According to the Americans with Disabilities Act, an individual with a disability is a person who:
- has a physical or mental impairment that substantially limits one or more major life activities, or
- has a record of such an impairment, or
- is regarded as having such an impairment.
Some examples (not limited to these) of physical or cognitive impairments are orthopedic, visual, speech, and hearing impairments; epilepsy, emotional illness, specific learning disabilities, and addictions (individuals who currently engage in the illegal use of drugs are not protected by the ADA).
Major life activities include functions such as performing manual tasks, walking, seeing, hearing, speaking, breathing, learning, and working.
Types of Disabilities
- Describing a disability does not make a disability.
- Test anxiety is not considered a disability under the ADA.
There are many disorders that present themselves as difficulties in processing information: in reading, writing, listening, speaking, organization, math calculation, problem solving, time management, or social skills. Often these deficits are lumped into the category of learning disabilities.
Some specific examples of problems:
- Visual perception- excellent vision but sees letters incorrectly; overlooks word endings, whole words, lines, or paragraphs.
- Auditory perception- normal hearing but difficulty differentiating between similar sounding words (ninety, nineteen); may be acutely sensitive to background noises; may be unable to catch subtleties in different tones of voice.
- Spatial perception- may be unable to judge distances, differentiate between left and right, or follow directions to places.
- Memory- difficulty retrieving information stored by the brain. Those with LD typically have more problems with short-term memory and may seem to struggle to retrieve names, dates, words, and facts just learned.
- Sequencing- difficulty with order and arrangement of letters and numbers, following steps in sequence, organizing notes.
- Dyslexia- The International Dyslexia Association defines it as “a neurologically-based, often familial, disorder which interferes with the acquisition and processing of language. It is manifested by difficulties in receptive and expressive language, including phonological processing, in reading, writing, spelling, handwriting, and sometimes in arithmetic.”
- Attention Deficit Disorder- the inability to attend to selective stimuli within the environment and manifests as short attention span, distractibility, forgetfulness, impulsivity, and sometimes restless behavior (hyperactivity).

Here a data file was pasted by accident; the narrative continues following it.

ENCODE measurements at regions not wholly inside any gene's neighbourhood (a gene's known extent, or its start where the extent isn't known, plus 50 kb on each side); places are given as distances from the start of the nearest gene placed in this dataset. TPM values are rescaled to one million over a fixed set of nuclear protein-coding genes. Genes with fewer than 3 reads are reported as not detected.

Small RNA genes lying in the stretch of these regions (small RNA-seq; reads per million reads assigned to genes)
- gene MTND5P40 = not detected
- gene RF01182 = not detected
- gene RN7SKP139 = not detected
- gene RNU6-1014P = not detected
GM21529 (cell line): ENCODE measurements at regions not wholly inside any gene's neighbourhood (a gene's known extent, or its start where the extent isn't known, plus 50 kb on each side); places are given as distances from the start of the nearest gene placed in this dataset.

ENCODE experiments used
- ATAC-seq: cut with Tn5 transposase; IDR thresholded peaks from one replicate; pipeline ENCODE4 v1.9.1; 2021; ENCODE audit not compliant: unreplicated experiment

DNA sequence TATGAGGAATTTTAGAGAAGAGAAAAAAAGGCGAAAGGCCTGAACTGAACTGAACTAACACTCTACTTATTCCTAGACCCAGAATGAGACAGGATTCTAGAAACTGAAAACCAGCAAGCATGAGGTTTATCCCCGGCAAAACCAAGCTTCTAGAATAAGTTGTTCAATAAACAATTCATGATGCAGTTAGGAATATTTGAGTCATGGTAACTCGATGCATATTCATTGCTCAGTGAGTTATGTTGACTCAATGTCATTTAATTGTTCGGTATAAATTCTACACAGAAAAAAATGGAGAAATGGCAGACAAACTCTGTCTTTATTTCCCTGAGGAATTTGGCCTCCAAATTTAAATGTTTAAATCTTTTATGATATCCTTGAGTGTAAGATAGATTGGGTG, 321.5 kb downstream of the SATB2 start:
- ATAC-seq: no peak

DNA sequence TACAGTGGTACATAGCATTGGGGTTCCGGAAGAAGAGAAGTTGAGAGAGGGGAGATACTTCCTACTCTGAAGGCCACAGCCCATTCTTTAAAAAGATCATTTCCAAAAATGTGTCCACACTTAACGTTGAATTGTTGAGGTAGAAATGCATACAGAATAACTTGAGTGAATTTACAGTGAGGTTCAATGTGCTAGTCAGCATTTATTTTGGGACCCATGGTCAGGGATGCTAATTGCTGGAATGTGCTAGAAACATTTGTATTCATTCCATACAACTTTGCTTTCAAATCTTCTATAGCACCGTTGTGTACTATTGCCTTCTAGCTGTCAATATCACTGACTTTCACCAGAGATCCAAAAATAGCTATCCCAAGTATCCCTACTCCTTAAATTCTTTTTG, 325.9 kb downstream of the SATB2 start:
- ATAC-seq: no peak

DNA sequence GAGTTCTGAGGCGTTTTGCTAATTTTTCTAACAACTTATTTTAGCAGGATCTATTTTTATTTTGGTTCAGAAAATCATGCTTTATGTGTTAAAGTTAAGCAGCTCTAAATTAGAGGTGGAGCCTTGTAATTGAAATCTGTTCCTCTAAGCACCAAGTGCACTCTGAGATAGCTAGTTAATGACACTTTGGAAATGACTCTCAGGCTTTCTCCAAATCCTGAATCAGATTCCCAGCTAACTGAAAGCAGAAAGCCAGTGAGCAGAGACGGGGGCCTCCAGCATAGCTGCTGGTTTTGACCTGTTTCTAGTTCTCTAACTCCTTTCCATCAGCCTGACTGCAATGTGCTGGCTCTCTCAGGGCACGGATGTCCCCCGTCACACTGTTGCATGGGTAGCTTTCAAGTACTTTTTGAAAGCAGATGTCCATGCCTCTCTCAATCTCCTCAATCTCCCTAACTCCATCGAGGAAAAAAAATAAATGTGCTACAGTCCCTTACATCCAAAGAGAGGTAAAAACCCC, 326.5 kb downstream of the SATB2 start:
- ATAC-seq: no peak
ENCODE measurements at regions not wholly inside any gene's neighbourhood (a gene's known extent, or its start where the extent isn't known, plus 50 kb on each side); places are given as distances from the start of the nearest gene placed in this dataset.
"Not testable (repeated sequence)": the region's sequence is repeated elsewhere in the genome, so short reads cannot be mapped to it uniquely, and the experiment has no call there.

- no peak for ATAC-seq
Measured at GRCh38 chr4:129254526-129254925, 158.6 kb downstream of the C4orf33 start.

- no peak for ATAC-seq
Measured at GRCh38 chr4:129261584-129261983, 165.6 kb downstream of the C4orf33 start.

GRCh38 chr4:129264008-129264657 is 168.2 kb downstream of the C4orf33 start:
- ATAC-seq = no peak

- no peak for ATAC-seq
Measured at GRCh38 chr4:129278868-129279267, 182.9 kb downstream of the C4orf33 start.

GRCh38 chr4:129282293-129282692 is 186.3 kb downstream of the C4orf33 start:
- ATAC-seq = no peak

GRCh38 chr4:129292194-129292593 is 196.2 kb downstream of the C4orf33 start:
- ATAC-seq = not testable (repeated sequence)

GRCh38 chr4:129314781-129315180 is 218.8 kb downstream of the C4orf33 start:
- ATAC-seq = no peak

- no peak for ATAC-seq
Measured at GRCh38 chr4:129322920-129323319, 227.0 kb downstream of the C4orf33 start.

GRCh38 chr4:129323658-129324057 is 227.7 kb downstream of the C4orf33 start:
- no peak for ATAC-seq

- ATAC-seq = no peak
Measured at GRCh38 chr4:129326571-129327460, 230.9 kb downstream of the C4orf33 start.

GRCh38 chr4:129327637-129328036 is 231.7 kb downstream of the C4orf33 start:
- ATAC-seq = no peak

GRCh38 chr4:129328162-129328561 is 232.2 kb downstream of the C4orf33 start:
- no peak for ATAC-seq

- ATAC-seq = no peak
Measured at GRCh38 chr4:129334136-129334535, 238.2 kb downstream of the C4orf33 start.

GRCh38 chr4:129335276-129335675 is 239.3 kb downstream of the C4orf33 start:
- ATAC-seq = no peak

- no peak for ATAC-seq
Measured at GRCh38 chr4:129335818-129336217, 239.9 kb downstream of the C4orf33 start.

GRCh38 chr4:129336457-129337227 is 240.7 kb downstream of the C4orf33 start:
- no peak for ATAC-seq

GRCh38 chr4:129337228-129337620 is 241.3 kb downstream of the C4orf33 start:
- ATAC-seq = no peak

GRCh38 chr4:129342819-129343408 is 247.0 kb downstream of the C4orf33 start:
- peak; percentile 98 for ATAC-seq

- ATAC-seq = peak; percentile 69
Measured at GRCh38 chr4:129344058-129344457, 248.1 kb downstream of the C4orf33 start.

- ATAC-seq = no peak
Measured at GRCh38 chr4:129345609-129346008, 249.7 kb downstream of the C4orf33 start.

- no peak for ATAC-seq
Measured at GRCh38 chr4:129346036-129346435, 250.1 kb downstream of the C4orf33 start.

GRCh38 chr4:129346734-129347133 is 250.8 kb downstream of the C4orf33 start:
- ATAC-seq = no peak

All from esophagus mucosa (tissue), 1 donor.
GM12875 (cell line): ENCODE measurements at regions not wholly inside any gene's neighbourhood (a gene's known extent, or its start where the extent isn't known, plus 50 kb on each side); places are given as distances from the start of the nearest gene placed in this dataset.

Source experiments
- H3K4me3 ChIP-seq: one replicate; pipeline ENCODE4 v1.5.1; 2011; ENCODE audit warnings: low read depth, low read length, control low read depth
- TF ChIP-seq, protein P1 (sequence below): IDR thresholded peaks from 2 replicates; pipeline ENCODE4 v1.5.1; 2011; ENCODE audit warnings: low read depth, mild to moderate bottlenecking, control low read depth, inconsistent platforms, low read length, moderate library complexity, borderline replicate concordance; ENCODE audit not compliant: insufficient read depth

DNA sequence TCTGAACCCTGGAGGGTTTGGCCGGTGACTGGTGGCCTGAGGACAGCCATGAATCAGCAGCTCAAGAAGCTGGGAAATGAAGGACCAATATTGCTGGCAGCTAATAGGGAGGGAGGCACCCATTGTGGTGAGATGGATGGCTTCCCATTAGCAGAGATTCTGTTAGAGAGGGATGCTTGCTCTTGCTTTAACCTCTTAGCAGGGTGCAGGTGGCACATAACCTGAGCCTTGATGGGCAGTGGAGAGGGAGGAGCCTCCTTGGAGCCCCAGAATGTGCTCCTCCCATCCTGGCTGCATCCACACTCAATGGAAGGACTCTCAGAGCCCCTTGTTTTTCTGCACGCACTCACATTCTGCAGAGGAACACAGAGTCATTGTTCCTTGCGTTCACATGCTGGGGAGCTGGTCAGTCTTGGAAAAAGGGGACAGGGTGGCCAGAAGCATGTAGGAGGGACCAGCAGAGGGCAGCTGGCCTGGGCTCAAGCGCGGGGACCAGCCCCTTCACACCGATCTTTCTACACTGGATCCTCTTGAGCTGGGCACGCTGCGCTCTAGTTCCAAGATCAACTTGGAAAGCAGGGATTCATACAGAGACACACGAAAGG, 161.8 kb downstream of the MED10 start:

Students with cognitive disabilities do well when instruction provides concrete information and discussions are specific, with real examples. They can succeed with appropriate accommodations.
- Poor gross motor coordination-can result in frequent bumping, falling, and general clumsiness.
- Poor fine motor coordination-can result in poor handwriting and difficulty manipulating small objects.
- Visual motor coordination problems make it difficult to respond to visual commands like taking notes from the board or overhead; cutting from a pattern, typing, or marking computer answer sheets.
- Auditory motor problems interfere with following spoken directions or listening and taking notes at the same time.
- Hearing disabilities may range from mild loss of hearing to total deafness. These students often miss basic but vitally important information about life and events around them.
- Visual disabilities may be congenital or the result of a variety of causes. If visual acuity is no better than 20/70 (best correction), one is considered as having a visual disability. Legally blind is when visual acuity is no better than 20/200 (best correction). The major challenge is the overwhelming amount of printed information that confronts these students.
Many chronic diseases and medical conditions may affect a student's educational pursuits on a continuing or periodic basis. Some of the nonvisible disabilities include seizure disorders, diabetes, psychiatric disorders, traumatic head injuries, sickle cell anemia, cardiac conditions, kidney disease requiring dialysis, gastrointestinal disorders, allergies, cancer, hemophilia, lupus, MS, fibromyalgia, and AIDS.
Students with Multiple Chemical Sensitivity Disorder or Environmental Illness face unique challenges. Chemicals used in cleansers, perfumes, hair sprays, some types of felt markers, etc. can seriously affect persons with this disorder. Faculty may need to encourage students in the class to avoid using hair sprays, perfumes or other chemicals on the days they have a class with these individuals. It may be necessary to move the class to a more ventilated room. Symptoms include headaches, breathing disorders, intestinal problems, memory loss, flu-like symptoms, dizziness, mental confusion, depression, and chronic exhaustion.
Class attendance, physical function and mental agility may each be affected by changing medical conditions and the resulting medication or treatment. Flexible class attendance may be needed or extended time for assignments. The student may need to take a make-up exam. Accommodation is determined on an individual basis as a result of discussion and planning between student and the Disability Services Coordinator (DSC).
Additional questions may be directed to the Disability Services Coordinator at 301-696-3421 or firstname.lastname@example.org.